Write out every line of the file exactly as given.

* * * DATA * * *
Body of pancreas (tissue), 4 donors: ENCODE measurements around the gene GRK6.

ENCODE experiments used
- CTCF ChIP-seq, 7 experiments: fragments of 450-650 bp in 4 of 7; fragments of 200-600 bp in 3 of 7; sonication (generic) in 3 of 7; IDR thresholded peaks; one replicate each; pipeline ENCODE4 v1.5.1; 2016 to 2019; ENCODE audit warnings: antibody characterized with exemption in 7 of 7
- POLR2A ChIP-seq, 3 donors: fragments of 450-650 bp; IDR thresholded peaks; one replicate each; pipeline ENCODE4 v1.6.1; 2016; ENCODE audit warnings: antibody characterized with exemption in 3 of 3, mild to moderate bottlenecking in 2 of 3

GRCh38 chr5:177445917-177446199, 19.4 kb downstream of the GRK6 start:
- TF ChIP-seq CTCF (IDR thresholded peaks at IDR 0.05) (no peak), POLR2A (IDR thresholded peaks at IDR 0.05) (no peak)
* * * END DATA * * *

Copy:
Body of pancreas (tissue), 4 donors: ENCODE measurements around the gene GRK6.

ENCODE experiments used
- CTCF ChIP-seq, 7 experiments: fragments of 450-650 bp in 4 of 7; fragments of 200-600 bp in 3 of 7; sonication (generic) in 3 of 7; IDR thresholded peaks; one replicate each; pipeline ENCODE4 v1.5.1; 2016 to 2019; ENCODE audit warnings: antibody characterized with exemption in 7 of 7
- POLR2A ChIP-seq, 3 donors: fragments of 450-650 bp; IDR thresholded peaks; one replicate each; pipeline ENCODE4 v1.6.1; 2016; ENCODE audit warnings: antibody characterized with exemption in 3 of 3, mild to moderate bottlenecking in 2 of 3

GRCh38 chr5:177445917-177446199, 19.4 kb downstream of the GRK6 start:
- TF ChIP-seq CTCF (IDR thresholded peaks at IDR 0.05) (no peak), POLR2A (IDR thresholded peaks at IDR 0.05) (no peak)